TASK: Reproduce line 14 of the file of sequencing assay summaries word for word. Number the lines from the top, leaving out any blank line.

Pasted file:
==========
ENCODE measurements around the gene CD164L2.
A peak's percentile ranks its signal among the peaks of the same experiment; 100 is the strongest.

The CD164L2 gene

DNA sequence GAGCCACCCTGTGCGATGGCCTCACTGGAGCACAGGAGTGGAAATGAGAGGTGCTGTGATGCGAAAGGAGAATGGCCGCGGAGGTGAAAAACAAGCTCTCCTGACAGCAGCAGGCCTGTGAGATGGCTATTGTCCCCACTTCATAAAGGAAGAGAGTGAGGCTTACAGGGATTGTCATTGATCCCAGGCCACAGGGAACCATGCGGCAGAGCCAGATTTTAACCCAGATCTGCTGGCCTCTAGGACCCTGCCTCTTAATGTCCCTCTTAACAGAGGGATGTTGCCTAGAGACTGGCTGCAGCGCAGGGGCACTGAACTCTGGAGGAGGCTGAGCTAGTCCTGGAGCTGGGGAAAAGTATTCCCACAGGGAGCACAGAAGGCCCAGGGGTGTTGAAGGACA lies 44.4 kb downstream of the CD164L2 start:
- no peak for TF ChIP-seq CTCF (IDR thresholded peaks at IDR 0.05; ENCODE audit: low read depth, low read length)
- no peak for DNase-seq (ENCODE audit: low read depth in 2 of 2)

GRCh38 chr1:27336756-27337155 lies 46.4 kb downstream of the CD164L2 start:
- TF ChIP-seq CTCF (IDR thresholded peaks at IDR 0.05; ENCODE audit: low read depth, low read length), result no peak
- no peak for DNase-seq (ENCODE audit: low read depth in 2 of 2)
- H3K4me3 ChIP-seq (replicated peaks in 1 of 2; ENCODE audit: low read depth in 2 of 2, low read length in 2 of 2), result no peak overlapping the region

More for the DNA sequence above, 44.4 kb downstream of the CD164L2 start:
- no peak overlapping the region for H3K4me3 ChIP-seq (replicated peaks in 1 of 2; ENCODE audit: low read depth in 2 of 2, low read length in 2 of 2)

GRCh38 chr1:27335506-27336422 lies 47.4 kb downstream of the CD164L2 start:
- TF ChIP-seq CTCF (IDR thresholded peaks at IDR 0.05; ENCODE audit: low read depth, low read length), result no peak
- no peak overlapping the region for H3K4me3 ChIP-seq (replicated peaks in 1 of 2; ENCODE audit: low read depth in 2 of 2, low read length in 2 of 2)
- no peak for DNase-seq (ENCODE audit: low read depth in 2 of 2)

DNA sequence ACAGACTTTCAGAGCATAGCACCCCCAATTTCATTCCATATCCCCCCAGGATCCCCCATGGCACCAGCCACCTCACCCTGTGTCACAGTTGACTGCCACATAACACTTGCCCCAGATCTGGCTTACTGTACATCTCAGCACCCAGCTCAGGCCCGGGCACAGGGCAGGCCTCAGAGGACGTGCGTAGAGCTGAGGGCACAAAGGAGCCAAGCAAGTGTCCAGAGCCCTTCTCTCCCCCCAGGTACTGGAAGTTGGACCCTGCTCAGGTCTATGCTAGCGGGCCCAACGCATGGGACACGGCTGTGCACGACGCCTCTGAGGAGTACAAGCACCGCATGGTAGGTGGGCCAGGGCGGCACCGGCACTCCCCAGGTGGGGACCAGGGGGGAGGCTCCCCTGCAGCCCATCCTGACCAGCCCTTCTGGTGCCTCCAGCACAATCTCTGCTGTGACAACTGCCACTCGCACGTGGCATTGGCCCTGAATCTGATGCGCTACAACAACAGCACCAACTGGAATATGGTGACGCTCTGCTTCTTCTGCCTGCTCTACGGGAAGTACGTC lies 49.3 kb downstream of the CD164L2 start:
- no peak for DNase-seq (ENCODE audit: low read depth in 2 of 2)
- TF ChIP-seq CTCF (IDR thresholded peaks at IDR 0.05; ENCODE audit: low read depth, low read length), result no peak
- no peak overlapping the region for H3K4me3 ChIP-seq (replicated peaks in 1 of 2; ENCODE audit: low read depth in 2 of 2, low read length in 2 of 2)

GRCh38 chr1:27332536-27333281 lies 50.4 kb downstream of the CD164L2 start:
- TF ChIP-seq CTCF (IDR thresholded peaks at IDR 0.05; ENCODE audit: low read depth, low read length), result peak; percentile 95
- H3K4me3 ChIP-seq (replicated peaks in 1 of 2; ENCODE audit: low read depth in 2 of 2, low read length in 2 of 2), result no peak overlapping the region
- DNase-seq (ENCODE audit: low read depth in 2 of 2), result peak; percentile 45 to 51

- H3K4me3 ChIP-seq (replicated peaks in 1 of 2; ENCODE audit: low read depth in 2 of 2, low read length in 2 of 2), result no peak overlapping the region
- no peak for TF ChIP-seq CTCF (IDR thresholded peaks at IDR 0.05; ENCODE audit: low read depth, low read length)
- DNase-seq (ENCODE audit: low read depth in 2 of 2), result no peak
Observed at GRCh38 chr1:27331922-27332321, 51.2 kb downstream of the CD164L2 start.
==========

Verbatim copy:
- TF ChIP-seq CTCF (IDR thresholded peaks at IDR 0.05; ENCODE audit: low read depth, low read length), result no peak